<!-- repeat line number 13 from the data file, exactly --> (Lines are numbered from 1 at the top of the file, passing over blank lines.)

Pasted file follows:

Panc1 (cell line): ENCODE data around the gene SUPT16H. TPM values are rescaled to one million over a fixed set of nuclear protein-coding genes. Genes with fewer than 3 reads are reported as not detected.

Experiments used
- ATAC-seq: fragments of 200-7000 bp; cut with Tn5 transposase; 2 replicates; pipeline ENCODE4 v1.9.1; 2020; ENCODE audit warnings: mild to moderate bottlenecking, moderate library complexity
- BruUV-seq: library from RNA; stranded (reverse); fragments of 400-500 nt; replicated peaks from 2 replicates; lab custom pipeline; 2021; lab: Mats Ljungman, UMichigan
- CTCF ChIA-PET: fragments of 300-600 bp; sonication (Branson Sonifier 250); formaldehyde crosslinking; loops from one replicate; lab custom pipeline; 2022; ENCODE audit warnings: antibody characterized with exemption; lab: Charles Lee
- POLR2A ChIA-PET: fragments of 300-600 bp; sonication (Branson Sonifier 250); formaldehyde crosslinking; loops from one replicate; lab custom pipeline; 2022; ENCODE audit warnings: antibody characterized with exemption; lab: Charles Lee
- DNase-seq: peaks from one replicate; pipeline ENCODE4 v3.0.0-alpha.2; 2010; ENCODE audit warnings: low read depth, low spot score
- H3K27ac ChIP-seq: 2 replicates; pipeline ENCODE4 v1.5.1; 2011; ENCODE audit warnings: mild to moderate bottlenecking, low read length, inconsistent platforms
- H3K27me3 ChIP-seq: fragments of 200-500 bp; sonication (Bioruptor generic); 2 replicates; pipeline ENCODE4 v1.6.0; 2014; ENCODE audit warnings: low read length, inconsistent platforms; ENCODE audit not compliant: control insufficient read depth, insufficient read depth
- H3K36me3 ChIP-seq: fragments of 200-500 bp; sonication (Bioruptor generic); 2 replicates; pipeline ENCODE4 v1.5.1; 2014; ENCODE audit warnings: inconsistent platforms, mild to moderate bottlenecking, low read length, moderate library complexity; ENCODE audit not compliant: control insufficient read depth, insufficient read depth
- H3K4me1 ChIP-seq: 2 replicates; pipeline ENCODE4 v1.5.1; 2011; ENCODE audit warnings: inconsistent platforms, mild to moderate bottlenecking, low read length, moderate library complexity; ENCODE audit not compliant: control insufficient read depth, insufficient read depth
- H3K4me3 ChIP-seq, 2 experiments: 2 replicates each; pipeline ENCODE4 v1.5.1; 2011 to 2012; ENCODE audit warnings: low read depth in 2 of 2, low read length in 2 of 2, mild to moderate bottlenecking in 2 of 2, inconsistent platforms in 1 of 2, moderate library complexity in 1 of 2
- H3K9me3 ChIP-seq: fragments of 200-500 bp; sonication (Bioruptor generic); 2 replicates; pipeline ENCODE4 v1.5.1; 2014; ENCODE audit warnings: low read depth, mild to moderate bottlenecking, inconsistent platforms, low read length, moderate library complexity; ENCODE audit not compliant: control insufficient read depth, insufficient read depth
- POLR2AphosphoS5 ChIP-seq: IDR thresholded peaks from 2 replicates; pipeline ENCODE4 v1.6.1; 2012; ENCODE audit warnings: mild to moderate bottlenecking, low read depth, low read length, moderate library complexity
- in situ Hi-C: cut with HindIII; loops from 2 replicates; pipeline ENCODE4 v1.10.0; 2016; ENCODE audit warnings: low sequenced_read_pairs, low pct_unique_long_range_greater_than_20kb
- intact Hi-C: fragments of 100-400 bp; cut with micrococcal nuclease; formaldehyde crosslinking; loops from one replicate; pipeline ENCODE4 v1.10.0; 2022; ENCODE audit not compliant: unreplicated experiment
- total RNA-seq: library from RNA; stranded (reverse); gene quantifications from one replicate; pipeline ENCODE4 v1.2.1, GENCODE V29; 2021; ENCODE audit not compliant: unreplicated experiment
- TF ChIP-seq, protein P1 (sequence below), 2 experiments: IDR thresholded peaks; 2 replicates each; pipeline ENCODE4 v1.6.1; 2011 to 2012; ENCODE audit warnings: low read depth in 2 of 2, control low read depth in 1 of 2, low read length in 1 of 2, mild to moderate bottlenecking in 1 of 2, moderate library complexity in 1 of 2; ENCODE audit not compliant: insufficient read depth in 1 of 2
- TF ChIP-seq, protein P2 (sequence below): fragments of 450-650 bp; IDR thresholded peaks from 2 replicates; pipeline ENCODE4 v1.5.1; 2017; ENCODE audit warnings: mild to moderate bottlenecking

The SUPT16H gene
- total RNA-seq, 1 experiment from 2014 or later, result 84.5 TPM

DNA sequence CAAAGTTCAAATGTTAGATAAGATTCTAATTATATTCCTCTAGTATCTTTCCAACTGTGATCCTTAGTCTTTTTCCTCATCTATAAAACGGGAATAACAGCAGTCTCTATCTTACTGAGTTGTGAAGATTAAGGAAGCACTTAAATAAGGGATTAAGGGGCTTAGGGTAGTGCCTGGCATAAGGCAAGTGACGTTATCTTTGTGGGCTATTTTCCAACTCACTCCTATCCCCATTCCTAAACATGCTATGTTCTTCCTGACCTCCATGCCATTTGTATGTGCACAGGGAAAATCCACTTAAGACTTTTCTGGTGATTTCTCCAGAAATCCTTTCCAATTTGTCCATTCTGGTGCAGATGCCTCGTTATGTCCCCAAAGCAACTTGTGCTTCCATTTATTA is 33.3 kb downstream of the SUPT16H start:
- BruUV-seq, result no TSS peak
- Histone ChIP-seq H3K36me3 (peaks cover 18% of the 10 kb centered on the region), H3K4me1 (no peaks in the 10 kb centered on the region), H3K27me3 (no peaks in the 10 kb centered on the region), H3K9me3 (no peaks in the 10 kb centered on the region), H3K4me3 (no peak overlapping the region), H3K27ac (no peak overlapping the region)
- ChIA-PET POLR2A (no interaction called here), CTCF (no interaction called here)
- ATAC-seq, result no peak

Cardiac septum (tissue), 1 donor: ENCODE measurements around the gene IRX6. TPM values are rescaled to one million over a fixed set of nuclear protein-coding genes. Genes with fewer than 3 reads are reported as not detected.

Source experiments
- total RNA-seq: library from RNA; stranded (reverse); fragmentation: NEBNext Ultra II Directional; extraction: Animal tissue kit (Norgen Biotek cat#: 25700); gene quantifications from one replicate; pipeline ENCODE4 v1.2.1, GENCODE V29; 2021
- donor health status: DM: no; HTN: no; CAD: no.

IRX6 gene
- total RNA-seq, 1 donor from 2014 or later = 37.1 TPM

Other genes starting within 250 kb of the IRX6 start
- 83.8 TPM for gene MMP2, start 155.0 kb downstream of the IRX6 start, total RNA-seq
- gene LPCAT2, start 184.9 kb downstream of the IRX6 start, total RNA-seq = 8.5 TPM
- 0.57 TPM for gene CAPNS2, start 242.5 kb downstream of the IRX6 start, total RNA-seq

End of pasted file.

- H3K9me3 ChIP-seq: fragments of 200-500 bp; sonication (Bioruptor generic); 2 replicates; pipeline ENCODE4 v1.5.1; 2014; ENCODE audit warnings: low read depth, mild to moderate bottlenecking, inconsistent platforms, low read length, moderate library complexity; ENCODE audit not compliant: control insufficient read depth, insufficient read depth